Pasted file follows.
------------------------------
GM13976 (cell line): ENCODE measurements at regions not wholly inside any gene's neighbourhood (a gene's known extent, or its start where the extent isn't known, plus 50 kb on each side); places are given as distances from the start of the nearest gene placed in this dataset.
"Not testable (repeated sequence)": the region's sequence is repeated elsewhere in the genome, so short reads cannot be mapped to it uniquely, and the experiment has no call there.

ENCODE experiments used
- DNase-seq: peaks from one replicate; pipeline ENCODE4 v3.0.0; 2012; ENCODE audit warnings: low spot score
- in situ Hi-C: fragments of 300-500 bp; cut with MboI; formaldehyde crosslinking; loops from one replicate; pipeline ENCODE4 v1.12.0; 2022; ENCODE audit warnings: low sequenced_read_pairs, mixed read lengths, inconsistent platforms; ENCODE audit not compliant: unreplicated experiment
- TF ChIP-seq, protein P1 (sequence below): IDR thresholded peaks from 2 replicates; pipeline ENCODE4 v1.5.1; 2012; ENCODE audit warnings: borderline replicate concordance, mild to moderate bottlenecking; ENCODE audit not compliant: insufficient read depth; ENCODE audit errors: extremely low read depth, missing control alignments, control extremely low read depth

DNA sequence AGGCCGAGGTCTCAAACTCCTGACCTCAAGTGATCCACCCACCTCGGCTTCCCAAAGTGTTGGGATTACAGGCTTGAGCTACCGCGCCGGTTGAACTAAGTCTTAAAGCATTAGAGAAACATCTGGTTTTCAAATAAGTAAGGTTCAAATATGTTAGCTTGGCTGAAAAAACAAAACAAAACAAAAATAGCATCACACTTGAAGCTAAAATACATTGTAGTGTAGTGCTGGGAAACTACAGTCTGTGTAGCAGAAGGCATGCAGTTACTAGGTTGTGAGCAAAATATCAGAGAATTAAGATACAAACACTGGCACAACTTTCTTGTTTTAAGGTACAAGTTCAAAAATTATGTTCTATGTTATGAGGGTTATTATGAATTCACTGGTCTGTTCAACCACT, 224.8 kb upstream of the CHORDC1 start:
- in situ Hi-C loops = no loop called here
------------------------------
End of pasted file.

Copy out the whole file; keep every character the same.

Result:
GM13976 (cell line): ENCODE measurements at regions not wholly inside any gene's neighbourhood (a gene's known extent, or its start where the extent isn't known, plus 50 kb on each side); places are given as distances from the start of the nearest gene placed in this dataset.
"Not testable (repeated sequence)": the region's sequence is repeated elsewhere in the genome, so short reads cannot be mapped to it uniquely, and the experiment has no call there.

ENCODE experiments used
- DNase-seq: peaks from one replicate; pipeline ENCODE4 v3.0.0; 2012; ENCODE audit warnings: low spot score
- in situ Hi-C: fragments of 300-500 bp; cut with MboI; formaldehyde crosslinking; loops from one replicate; pipeline ENCODE4 v1.12.0; 2022; ENCODE audit warnings: low sequenced_read_pairs, mixed read lengths, inconsistent platforms; ENCODE audit not compliant: unreplicated experiment
- TF ChIP-seq, protein P1 (sequence below): IDR thresholded peaks from 2 replicates; pipeline ENCODE4 v1.5.1; 2012; ENCODE audit warnings: borderline replicate concordance, mild to moderate bottlenecking; ENCODE audit not compliant: insufficient read depth; ENCODE audit errors: extremely low read depth, missing control alignments, control extremely low read depth

DNA sequence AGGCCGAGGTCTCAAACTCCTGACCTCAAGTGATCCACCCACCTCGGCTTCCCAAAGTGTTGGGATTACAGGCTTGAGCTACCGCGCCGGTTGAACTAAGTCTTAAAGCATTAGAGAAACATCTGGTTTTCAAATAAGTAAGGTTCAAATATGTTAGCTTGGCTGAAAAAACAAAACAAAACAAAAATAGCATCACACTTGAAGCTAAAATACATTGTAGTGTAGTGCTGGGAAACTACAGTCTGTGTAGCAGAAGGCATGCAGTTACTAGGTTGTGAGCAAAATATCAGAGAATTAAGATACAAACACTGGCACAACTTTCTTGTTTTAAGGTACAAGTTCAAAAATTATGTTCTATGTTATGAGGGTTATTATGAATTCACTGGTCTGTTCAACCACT, 224.8 kb upstream of the CHORDC1 start:
- in situ Hi-C loops = no loop called here